Finally, when it comes to settling disputes, physiologists have found that, testosterone – the hormonal system that is responsible for prompting competitive displays, elating winners and deflating losers – operates in the same way in humans as in other mammals and birds (Mazur, 2005). Anthropologists have documented the variety of means by which human males compete for status through acts of altruism (Hawkes, F, & al, 2001). And psychologists have found that people routinely place a higher value on objects in their possession than on the same object when owned by someone else (Kahneman & Tversky, 1979).

And, as predicted, these dispositions seem to be universal features of human nature. Anthropologists have found that families, cooperative labour, empathy, promises, reciprocal exchanges, trade, punishment, leadership, generosity, and private property are present in every society in the world (Brown, 1991, pp137-140).

Hume and moral philosophy
Hume would have applauded the discovery of cooperative dispositions in human nature, not least because these are exactly the traits that he and others have argued are responsible for 'morality'.

First, within families, Hume recognised that "the relation of blood produces the strongest tie the mind is capable of"; this is manifest primarily "in the love of parents to their children”, but also to other members of the family to “a lesser degree . . . as the relation lessens" (Hume, 1739/1985, p401). Hume thought that this natural affection gave rise to a duty of care of parents to their children. And anthropologists have found that people everywhere agree that parents have a moral obligation to provide such care (Edel & Edel, 1959/1968, p34). Other moral philosophies -- such as Confucianism -- place the duties that one has to one's family above all others (Wong, 1991). And some feminists, appealing to the same intuition, have argued that the world would be a much better place if only we could treat everyone as if they were members of our family (Ruddick, 1980).

Second, Hume regarded ‘sympathy’ as central to human moral psychology. "[S]ympathy with public interest,” wrote Hume, “is the source of the moral approbation" (Hume, 1739/1985, p551). Others agree. Darwin argued that sympathy was the "foundation-stone" of a "moral sense or conscience" (Darwin, 1871, pp70-2). And Adam Smith's Theory of Moral Sentiments made sympathy paramount: "to feel much for others and little for ourselves, . . . to restrain our selfish, and to indulge our benevolent affections, constitutes the perfection of human nature." (Smith, 1759/1976). Hume also argued that, in a weaker form, sympathy gives rise to “a general sense of common interest” that induces “all the members of the society "to regulate their conduct by certain rules" called "conventions" (Hume, 1739/1985, p541). And of course, for countless philosophers, anthropologists, and sociologists, a large part of morality consists of adopting the norms, customs and conventions of one’s society.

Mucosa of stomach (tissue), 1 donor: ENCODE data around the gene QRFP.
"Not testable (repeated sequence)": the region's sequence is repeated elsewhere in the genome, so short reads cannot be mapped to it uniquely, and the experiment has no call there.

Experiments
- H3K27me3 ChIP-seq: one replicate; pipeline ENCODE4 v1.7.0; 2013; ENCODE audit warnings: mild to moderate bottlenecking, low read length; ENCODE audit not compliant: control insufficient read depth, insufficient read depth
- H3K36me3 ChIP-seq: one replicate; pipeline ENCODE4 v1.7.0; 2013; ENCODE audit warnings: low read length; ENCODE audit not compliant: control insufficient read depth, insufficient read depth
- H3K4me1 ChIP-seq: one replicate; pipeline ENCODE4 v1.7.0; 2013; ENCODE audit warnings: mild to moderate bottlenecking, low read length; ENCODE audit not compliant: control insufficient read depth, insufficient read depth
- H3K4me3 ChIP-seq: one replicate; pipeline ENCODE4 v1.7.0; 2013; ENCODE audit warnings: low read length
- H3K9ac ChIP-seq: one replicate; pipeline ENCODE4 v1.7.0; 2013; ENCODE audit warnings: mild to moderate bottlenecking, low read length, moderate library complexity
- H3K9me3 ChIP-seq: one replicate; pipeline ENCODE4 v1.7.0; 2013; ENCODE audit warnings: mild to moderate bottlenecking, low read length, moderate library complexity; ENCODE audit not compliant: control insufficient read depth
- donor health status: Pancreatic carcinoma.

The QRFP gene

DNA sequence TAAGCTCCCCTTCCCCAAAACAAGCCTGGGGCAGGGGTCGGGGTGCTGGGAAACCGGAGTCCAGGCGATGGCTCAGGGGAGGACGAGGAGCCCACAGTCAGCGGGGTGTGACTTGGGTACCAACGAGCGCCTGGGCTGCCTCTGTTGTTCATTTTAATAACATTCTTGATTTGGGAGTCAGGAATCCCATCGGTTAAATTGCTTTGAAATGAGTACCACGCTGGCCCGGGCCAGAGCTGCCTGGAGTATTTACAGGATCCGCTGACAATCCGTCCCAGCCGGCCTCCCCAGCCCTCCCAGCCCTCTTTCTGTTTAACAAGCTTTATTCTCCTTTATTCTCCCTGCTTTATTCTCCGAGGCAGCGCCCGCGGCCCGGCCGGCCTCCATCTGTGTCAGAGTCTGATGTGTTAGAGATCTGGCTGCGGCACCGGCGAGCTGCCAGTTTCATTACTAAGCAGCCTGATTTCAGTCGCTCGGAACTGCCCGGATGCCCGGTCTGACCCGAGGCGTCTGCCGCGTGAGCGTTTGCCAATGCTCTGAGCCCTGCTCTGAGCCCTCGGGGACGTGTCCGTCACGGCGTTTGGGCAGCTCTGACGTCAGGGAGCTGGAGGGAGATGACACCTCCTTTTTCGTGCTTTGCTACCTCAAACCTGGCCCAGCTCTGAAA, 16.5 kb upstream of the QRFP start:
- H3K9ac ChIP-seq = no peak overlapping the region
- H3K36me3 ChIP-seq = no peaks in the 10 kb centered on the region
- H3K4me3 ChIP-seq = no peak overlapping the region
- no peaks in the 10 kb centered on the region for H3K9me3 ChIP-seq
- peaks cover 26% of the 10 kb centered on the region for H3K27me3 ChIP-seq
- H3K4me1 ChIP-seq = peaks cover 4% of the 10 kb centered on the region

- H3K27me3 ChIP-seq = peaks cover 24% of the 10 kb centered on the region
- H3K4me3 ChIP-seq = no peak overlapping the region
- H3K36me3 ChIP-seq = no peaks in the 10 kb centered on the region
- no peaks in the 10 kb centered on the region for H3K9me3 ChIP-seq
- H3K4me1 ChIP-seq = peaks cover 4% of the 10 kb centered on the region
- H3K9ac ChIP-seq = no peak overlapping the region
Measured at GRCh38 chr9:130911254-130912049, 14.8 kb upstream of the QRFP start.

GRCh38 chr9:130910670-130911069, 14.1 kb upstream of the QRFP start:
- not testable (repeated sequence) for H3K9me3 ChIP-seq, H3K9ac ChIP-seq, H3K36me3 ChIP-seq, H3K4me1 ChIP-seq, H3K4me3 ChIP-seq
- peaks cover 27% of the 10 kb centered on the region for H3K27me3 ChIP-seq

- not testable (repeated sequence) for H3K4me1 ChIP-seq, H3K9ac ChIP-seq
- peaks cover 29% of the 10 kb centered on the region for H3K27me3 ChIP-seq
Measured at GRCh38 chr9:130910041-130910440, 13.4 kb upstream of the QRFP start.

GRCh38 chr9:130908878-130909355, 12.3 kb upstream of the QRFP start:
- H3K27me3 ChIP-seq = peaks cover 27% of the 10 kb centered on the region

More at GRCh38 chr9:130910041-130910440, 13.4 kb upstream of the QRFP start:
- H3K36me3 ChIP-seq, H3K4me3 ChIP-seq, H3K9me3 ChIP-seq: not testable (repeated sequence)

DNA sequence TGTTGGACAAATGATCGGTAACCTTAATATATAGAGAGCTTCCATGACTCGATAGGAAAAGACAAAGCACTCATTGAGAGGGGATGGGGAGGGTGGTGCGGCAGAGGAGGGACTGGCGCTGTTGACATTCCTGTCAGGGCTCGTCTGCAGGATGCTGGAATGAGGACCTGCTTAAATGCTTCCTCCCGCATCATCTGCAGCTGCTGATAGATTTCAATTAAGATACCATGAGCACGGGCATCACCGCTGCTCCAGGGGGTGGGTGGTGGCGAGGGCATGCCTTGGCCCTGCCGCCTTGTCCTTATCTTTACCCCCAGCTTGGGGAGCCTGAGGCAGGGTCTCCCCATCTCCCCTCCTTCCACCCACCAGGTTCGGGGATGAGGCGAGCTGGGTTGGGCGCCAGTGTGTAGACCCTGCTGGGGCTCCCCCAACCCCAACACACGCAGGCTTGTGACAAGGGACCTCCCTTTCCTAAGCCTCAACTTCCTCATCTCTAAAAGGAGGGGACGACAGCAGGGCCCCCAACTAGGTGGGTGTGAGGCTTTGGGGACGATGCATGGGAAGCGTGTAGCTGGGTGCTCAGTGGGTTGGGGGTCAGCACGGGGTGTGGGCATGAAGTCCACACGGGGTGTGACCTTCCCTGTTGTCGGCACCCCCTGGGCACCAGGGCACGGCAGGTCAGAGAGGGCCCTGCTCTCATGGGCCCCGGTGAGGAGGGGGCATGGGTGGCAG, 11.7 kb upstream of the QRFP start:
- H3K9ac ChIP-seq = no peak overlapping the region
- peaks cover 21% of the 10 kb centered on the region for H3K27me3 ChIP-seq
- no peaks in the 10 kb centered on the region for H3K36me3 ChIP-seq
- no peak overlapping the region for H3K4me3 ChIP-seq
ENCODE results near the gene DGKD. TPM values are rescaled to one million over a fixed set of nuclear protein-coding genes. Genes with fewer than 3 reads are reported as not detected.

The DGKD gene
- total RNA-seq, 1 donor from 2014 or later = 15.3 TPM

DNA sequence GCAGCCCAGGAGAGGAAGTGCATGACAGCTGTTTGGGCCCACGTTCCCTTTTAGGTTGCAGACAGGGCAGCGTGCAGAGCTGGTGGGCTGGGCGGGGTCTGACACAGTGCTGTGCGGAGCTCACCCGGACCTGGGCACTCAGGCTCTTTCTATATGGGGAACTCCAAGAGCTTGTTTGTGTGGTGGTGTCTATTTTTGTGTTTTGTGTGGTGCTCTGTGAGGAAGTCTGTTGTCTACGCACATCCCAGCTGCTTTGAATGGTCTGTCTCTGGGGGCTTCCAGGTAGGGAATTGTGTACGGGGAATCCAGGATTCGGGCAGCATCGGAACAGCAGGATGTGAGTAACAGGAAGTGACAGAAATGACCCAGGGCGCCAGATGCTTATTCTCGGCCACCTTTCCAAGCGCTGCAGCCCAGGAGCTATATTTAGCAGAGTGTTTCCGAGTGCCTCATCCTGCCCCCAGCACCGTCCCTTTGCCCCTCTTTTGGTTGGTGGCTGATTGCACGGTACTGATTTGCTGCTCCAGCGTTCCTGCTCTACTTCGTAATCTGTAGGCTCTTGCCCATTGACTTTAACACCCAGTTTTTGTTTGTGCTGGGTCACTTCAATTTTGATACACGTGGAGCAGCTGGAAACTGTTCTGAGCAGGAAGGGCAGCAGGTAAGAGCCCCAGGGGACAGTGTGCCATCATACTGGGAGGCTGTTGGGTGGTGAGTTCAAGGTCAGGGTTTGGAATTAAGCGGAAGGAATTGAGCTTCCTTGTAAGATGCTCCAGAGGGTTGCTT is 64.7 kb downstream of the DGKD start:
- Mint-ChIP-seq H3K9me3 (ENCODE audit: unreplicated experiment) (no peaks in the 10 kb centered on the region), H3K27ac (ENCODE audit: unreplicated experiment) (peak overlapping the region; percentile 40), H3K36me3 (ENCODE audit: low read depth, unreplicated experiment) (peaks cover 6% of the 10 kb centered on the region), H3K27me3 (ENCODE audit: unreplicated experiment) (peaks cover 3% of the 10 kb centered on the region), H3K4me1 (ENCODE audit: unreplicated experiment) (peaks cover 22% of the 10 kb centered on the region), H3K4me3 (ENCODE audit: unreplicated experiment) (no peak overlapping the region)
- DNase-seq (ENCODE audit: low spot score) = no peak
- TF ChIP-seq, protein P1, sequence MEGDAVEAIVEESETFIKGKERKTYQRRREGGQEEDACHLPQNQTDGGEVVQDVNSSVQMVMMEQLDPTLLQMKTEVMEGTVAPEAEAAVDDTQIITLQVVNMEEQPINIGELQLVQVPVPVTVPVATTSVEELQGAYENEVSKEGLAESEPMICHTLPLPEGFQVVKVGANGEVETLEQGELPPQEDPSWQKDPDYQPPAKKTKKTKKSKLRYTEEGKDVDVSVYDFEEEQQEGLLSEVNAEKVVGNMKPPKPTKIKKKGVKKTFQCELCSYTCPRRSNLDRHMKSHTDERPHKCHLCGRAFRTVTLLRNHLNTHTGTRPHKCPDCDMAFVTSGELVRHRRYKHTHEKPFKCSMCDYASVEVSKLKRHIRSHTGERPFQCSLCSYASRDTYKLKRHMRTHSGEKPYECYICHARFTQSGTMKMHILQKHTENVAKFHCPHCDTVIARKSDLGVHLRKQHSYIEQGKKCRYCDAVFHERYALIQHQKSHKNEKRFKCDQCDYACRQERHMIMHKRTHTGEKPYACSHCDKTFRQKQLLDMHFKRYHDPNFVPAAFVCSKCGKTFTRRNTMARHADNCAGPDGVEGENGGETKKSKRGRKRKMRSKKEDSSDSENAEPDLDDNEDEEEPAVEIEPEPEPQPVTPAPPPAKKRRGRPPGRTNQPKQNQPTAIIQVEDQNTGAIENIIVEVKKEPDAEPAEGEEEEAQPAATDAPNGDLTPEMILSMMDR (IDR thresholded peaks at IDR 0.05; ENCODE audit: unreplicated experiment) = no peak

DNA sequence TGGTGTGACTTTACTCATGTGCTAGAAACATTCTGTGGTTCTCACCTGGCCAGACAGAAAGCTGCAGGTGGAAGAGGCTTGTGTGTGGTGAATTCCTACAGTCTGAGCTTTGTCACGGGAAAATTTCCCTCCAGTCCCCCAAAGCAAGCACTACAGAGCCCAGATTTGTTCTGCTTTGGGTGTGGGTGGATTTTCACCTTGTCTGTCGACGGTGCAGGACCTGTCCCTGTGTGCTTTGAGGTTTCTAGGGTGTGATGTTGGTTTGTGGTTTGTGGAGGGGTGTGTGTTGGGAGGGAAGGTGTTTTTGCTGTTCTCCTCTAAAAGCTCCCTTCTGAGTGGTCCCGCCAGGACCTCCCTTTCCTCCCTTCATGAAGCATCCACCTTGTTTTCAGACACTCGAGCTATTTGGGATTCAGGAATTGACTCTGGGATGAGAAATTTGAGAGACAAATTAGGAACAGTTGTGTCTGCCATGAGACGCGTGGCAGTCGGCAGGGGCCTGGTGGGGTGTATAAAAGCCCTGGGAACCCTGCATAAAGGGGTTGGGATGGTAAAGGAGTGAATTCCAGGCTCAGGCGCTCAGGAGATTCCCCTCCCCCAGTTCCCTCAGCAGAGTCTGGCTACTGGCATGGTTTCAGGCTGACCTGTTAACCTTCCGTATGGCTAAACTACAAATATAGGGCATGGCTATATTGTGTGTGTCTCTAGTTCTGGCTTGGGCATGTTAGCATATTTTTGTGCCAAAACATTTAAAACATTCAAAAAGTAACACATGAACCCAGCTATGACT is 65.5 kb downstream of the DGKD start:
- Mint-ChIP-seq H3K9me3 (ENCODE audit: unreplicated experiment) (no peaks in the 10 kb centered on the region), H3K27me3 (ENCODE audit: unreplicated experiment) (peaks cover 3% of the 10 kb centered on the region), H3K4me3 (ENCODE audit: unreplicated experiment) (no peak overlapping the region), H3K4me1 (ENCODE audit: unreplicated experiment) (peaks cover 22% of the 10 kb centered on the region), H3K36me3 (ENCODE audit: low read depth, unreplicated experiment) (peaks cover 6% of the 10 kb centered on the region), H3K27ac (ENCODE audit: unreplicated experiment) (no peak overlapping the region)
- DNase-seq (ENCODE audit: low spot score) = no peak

Third, with regard to reciprocity, Hume noted that trade presents an opportunity to cheat; but he argued that people can be trusted to keep their side of the deal because they want to maintain a reputation for honesty. They "will return my service, in expectation of another of the same kind, and in order to maintain the same correspondence of good offices with me or with others" (Hume, 1739/1985, p573). Numerous other philosophers -- from Annette Baier and J S Mill, to Confucius and Bishop Butler -- have emphasised the importance of trust, patience, returning favours, punishment (as well as gratitude, guilt and forgiveness) to maintaining reciprocal cooperation. And "social contract" theorists -- from 'Glaucon' to Hobbes to Rawls -- have attempted to view all of morality through a reciprocal lens.

Finally, on the subject of resolving disputes, Hume anticipated many of the recent findings on animal contests. He argued that many animals take pride in their "beauty, strength, swiftness"; in addition, humans take pride in their "imagination, judgment, memory or disposition; wit, good-sense, learning, courage, justice, [and] integrity" (Hume, 1739/1985, pp376, 330-1, 648-9). And Hume noted that differences in ability give rise to hierarchies in which "certain deferences and mutual submissions” are required “of the different ranks of men towards each other" (Hume, 1739/1985, p650). High status then motivates altruistic acts by fostering the “heroic virtues”: "[c]ourage, intrepidity, ambition, love of glory, magnanimity, and all the other shining virtues" (Hume, 1739/1985, pp548-50). Aristotle, Machiavelli and Nietzsche have celebrated similar “virtues”, for similar reasons (Curry, forthcoming).

Hume also provided a uniquely prescient analysis of private property. He observed that "[m]en generally fix their affections more on what they are possessed of, than on what they never enjoyed” (Hume, 1739/1985, p534); he noted that property rights are acquired primarily though "first possession" or "occupation" (Hume, 1739/1985, p556); and he argued that property rights served to "to cut off all occasions of discord and contention" (Hume, 1739/1985, p553).